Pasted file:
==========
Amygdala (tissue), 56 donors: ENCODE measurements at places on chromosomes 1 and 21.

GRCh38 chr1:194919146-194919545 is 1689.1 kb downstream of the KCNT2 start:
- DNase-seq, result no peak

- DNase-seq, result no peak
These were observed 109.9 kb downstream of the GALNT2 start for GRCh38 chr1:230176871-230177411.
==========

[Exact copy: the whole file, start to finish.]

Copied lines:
Amygdala (tissue), 56 donors: ENCODE measurements at places on chromosomes 1 and 21.

GRCh38 chr1:194919146-194919545 is 1689.1 kb downstream of the KCNT2 start:
- DNase-seq, result no peak

- DNase-seq, result no peak
These were observed 109.9 kb downstream of the GALNT2 start for GRCh38 chr1:230176871-230177411.